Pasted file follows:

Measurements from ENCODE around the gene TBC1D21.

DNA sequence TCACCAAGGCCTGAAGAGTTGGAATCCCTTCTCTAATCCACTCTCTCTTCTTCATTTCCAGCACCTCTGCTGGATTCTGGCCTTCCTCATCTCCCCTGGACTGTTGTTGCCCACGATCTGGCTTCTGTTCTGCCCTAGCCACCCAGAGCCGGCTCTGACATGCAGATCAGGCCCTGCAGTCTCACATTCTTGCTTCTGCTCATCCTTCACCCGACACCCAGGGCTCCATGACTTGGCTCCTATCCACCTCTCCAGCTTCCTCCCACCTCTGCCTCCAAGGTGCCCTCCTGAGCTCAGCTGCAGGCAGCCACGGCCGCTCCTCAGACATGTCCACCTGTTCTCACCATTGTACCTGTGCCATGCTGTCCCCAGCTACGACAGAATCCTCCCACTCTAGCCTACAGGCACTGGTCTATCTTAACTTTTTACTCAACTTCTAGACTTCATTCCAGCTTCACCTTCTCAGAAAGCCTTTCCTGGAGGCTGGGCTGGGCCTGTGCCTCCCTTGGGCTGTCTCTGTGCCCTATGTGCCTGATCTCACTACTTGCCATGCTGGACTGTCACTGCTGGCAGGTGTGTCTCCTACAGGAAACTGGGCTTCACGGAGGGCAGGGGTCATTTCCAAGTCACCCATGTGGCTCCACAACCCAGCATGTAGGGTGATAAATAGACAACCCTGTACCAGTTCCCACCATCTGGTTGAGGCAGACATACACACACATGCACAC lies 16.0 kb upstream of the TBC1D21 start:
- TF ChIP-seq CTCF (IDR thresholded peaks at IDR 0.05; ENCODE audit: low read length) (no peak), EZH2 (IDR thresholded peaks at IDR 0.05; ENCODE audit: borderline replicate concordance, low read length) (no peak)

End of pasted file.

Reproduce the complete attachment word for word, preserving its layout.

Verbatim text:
Measurements from ENCODE around the gene TBC1D21.

DNA sequence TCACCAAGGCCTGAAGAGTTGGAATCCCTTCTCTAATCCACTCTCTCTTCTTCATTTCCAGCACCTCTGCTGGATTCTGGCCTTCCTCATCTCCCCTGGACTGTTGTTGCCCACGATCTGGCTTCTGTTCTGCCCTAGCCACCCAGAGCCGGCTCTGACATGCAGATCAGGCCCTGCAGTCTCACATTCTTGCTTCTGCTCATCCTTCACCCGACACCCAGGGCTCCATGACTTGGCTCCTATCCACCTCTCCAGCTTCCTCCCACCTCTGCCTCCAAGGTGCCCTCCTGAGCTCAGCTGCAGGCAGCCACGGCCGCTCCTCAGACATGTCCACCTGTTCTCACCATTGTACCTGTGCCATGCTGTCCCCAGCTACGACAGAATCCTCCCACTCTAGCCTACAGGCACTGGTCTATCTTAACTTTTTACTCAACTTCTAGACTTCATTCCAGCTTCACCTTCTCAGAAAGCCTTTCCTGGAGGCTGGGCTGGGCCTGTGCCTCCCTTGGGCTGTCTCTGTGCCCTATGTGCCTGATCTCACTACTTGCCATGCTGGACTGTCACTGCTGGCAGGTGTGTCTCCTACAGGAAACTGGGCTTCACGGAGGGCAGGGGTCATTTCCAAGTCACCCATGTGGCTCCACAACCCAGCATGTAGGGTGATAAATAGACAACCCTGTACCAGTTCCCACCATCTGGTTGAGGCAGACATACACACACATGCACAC lies 16.0 kb upstream of the TBC1D21 start:
- TF ChIP-seq CTCF (IDR thresholded peaks at IDR 0.05; ENCODE audit: low read length) (no peak), EZH2 (IDR thresholded peaks at IDR 0.05; ENCODE audit: borderline replicate concordance, low read length) (no peak)